NHS England is working with a branding agency to revamp its image and rebuild trust with those working within the health service, it has emerged.
The Thompson agency, which specialises in health organisations, presented a strategy document to senior NHSE leaders last month, which was seen by HSJ.
Thompson’s recommendations, which were described as necessary in order to rebuild ‘lost trust’ in the organisation, will become the foundation of a new NHSE campaign to be launched in April.
They highlighted the need for NHSE to ‘cultivate the right personality’ and to be seen as a facilitator focused on collaboration rather than ‘regulation, policy and budget control’.
Thompson also concluded that the organisation should ‘adopt a “down to earth” type of voice’ to ‘avoid the perception that NHS England is an “ivory tower”’ and should focus on connecting with those working at the ground level.
This ‘interim update’ was based on research Thompson carried out with senior NHSE figures during the last three months of 2022, as well as analysis of key NHSE strategy documents.
The exercise was connected to its merger with NHS Digital and Health Education England (HEE), which went live 1 February, according to NHE England.
An NHSE spokesperson said: ‘NHS England, NHS Digital and Health Education England are coming together to create a single organisation to lead the health service, cutting costs to the taxpayer and reducing headcount by up to 40%.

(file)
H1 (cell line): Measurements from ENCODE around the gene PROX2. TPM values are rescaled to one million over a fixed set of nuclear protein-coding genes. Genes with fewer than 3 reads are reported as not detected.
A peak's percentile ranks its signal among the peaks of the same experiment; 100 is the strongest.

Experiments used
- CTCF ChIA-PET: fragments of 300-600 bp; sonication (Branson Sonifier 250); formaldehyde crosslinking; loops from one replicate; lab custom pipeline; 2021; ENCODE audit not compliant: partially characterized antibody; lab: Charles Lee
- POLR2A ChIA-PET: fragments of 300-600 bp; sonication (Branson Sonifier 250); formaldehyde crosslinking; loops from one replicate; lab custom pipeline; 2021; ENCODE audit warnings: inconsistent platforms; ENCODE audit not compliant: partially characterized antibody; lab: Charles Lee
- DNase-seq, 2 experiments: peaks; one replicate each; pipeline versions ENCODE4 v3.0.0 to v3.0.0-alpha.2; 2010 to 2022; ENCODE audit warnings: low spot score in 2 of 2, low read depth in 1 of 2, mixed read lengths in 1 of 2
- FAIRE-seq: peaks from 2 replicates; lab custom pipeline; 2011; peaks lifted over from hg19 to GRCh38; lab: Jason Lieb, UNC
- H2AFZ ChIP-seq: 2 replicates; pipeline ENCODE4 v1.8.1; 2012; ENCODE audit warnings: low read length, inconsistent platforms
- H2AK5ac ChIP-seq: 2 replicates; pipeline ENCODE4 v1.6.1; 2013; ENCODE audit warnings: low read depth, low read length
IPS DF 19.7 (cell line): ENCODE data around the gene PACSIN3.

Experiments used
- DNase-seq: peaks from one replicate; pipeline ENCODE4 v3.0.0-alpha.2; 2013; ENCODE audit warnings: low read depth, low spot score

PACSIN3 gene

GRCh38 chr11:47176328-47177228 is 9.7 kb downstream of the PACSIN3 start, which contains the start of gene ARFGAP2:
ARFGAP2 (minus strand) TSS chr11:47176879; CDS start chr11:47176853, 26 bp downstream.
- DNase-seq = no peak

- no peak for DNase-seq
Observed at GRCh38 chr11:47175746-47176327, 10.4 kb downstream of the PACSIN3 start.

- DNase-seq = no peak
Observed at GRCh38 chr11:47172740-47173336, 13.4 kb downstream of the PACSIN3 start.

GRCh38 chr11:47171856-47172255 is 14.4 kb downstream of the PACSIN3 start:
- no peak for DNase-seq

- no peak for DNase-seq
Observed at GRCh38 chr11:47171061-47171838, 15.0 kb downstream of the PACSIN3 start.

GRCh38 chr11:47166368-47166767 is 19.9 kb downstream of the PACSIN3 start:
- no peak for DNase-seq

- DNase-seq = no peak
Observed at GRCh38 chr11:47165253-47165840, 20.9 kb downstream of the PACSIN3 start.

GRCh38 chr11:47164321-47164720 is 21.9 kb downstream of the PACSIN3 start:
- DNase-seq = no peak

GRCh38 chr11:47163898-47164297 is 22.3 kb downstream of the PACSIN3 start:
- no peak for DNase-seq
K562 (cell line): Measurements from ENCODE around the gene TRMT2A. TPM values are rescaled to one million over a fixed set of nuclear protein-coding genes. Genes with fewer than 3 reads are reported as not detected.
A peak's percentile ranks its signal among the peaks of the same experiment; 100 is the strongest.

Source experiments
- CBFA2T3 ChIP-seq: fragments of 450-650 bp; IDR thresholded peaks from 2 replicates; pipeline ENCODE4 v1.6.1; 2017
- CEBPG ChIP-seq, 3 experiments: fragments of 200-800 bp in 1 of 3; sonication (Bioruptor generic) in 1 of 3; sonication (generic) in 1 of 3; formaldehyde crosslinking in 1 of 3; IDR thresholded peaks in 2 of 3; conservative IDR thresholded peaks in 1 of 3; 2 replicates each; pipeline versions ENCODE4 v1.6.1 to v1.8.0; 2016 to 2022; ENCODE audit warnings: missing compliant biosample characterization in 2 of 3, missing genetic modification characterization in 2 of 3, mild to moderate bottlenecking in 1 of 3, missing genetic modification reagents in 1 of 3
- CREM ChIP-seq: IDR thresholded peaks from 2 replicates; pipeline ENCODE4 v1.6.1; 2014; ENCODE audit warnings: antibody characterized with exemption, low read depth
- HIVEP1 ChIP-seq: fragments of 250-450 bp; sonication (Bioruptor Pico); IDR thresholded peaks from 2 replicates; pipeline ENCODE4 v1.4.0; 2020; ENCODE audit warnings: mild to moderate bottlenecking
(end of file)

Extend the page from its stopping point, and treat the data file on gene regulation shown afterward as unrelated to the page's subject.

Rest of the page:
‘The focus of this work is to bring three major public organisations together while ensuring patients, staff and the public can easily understand its new and combined role, and find the information they need.’
Thompson has previously carried out similar work for NHS organisations, including reviewing the visual identity of NHS Digital to ensure patients and staff were clear on what support it offers, and developing a ‘comprehensive identity policy’ for NHSE in 2016.
NHS England has been seen to alienate GPs on a number of occasions including the recent ‘blindsiding’ of the BMA’s GP Committee over last year’s contract imposition.
It was also accused by GP leaders of having sent a ‘tone deaf’ and ‘badly-judged’ letter regarding GP face-to-face appointments during the pandemic.